First off, Shawn was a healthy individual with no injuries or other clinical concerns that would prohibit him from moving safely. In fact, with hands-on supervision, he probably could have lifted weights or signed up for a bootcamp or some other social exercise program that would guarantee a good sweat. But for people looking to begin an exercise program, there is often a far easier way – walking.
It’s free, just about everyone can do it, and you don’t need any fancy equipment.
So, Shawn started walking.
He began with about 15 – 20 minute stints several times a week and as he started to get into a routine, the numbers went up. Before long, Shawn had a calendar full of exercise, not unlike a disciplined triathlete! Instead of ‘3 mile run, 2000 meter swim,’ Shawn had ’30 minute walk Monday’ and ’45 minute walk Wednesday.’
Shawn told me that walking was something that he had always enjoyed doing but never really considered exercise. That walking was a way he could gather his thoughts and get away from the computer for a while.
Walking has a long list of benefits for those looking to lose weight, but it’s just one piece of the puzzle. Fortunately for Shawn, he pushed himself to step outside of his comfort zone and do something that he hadn’t done in years….
For those of us that didn’t swim in college or high school, swimming is hard. And when you’re overweight, it can be a challenge just to show up poolside with your shirt off. However, if you can muster up the confidence, as Shawn did, you may just learn that it can pay serious dividends.
“The first step was just getting in the pool! I thought I needed to wait until I purchased certain swim gear, was an expert swimmer, or that other swimmers would judge my ability…Honestly, the biggest challenge was convincing myself to go. Yes, my first time wasn’t easy, as I quickly lost my breath! I overcame these challenges by setting very specific times and dates that I was going to go, no matter what. I made the decision before I ever went (packed my bag the night before). It became part of my routine.”
Now, Shawn’s calendar had ‘swim’ written on select days of the week.
And as he became a more regular swimmer, not only did he meet some of the regulars in the pool, but he became much more comfortable in the water. His breathing rhythm improved and so did his strength. In fact, at press time, Shawn is now spending around 45 minutes in the pool on his longer swim days.
Fortunately for Shawn, and anyone else looking to lose weight, swimming is a huge calorie burner. Estimates vary on a number of factors, but for a 200 lb individual, you can expect to burn in the neighborhood of 500 calories/hour of moderate intensity swimming(1). It’s also low impact with a low risk of injury.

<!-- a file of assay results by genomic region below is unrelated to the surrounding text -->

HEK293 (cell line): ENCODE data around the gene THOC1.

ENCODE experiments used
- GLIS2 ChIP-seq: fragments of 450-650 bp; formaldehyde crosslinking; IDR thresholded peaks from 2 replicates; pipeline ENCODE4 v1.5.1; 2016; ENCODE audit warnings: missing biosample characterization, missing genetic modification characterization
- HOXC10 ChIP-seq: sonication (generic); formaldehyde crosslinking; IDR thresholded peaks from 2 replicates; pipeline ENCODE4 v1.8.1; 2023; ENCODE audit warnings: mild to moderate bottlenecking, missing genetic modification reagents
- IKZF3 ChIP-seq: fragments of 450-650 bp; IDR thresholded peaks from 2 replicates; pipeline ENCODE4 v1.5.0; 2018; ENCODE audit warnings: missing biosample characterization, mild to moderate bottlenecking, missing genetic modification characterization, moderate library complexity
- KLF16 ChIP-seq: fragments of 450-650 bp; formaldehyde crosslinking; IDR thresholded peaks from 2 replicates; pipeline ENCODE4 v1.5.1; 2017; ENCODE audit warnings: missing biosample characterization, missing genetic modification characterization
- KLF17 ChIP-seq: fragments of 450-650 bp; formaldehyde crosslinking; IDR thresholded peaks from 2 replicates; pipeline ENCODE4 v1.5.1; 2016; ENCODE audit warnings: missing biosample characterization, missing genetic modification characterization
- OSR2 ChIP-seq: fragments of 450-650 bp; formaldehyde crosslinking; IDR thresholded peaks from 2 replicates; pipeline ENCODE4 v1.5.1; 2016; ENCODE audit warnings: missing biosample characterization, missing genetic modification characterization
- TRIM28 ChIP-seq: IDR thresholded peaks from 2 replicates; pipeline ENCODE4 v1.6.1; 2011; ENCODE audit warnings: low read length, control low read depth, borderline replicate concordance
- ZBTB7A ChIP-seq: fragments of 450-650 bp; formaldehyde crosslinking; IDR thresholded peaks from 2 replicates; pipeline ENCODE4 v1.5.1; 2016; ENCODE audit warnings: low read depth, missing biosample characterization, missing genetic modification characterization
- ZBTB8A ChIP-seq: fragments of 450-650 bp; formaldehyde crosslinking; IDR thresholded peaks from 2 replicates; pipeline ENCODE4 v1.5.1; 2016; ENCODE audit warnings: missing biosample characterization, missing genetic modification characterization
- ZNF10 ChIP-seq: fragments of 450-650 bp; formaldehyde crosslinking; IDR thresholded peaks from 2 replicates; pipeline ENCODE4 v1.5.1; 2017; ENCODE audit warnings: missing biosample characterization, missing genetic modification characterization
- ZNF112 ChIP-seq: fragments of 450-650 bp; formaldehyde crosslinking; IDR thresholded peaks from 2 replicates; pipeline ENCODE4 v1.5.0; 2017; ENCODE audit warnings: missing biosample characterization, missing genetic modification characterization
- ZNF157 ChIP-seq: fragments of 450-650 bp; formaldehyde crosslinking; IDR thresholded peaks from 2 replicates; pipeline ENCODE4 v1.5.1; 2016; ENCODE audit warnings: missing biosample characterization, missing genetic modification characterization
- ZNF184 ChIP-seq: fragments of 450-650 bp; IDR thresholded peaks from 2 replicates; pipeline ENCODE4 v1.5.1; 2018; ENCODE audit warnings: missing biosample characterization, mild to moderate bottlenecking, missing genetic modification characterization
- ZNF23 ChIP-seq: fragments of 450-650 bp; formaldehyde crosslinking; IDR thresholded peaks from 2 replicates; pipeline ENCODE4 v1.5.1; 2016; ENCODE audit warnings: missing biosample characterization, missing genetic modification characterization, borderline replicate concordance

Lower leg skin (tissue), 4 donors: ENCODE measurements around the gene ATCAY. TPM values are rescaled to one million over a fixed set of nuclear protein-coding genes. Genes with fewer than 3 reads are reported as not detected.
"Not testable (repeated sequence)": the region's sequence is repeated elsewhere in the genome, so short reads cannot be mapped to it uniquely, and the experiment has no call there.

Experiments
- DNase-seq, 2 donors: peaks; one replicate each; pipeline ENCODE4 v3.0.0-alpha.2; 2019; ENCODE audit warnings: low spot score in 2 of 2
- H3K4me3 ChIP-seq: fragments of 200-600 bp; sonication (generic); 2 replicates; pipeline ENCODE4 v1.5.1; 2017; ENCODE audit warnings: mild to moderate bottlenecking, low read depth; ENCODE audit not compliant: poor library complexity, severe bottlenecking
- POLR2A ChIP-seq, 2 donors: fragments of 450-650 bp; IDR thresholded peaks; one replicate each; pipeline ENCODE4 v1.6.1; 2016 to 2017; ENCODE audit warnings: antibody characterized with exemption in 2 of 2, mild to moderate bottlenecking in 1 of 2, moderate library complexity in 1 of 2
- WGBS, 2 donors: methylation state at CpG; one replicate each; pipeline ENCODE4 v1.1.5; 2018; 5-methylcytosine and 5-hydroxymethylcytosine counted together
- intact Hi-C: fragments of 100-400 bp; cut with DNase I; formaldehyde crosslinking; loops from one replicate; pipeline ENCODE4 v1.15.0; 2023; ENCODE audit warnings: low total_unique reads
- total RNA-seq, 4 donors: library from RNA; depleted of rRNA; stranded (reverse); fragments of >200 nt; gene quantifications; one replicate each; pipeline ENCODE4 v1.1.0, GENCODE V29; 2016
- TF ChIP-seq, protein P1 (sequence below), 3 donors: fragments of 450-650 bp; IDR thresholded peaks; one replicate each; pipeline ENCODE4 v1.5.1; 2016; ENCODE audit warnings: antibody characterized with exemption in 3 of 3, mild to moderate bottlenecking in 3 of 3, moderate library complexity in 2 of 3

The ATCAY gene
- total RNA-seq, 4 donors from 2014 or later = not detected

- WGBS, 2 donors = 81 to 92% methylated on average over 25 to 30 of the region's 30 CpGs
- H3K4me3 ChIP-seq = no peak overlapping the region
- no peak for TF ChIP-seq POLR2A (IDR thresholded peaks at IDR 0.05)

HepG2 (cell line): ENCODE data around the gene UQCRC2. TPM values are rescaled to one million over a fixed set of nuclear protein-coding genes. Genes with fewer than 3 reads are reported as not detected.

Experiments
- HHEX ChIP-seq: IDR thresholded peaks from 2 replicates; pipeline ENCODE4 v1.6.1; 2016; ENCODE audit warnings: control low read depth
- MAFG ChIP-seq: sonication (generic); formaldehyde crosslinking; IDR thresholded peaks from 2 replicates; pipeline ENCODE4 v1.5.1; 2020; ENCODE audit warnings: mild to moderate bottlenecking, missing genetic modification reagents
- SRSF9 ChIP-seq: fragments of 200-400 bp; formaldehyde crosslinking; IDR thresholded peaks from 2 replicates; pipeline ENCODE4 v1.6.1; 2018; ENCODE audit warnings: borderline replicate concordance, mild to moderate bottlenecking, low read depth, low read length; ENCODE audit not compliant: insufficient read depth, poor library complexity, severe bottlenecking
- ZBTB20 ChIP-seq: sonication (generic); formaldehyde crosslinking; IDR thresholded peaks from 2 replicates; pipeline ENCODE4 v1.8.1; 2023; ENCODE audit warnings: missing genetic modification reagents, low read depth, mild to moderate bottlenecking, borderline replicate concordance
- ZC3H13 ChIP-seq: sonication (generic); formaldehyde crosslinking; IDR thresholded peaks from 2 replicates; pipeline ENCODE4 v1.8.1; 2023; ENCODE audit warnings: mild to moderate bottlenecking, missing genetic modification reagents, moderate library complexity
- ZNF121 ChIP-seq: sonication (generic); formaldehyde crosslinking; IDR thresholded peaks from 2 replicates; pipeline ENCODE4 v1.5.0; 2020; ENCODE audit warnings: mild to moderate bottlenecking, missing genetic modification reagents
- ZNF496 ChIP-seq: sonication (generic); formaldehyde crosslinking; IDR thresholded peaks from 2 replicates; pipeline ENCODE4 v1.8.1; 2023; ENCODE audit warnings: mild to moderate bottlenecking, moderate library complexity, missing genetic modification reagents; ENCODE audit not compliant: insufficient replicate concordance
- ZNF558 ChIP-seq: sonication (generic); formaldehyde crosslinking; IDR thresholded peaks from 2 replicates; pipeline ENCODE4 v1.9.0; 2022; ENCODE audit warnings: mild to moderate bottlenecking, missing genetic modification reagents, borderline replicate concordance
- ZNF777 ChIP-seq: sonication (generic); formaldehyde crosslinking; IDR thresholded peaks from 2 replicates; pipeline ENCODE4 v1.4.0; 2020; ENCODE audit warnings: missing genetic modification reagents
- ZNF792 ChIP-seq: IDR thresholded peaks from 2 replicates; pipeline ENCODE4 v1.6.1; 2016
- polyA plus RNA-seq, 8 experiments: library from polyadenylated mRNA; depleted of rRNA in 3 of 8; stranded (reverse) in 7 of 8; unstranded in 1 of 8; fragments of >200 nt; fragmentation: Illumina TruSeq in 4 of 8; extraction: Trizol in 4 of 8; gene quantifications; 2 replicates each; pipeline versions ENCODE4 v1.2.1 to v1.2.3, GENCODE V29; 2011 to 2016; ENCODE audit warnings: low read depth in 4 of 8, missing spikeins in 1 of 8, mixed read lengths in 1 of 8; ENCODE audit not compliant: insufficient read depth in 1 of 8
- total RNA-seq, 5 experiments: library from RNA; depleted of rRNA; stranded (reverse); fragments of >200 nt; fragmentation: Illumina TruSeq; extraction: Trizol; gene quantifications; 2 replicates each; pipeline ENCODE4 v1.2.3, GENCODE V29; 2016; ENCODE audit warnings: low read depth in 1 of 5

So, with Shawn walking and swimming multiple times a week, he was burning some serious calories and moving his body almost everyday. He also made some new friends at the pool and started to really get in a routine of walking.
But let’s take a quick look at what Shawn wasn’t doing. He wasn’t breaking a serious sweat with his workouts – at least not of the type you’d associate with reality TV shows or your neighborhood bootcamp. Yes, someday he will get to that point, and research has shown that a healthy sweat is a wonderful thing, but Shawn has proven to himself that in order for him to consistently lose weight, he didn’t need to push himself that hard.
But, wait a minute, there’s something we are forgetting, isn’t there?
3. Healthy eating
I’m not a nutritionist and so I’m not going to offer up any advice in particular – it’d be irresponsible of me – but I would like to offer up some notional advice.
Think of your weight loss effort as a pie chart. Shade in 80% blue and the remaining 20% green. The colors are made up as are the statistics, but consider the concept that 80% of your weight loss is going to come from healthy eating and only 20% from movement and fitness. In other words, you can exercise like a pro, but if you consume those lost calories all over again in your daily nutrition, then you’re right back where you started, aren’t you?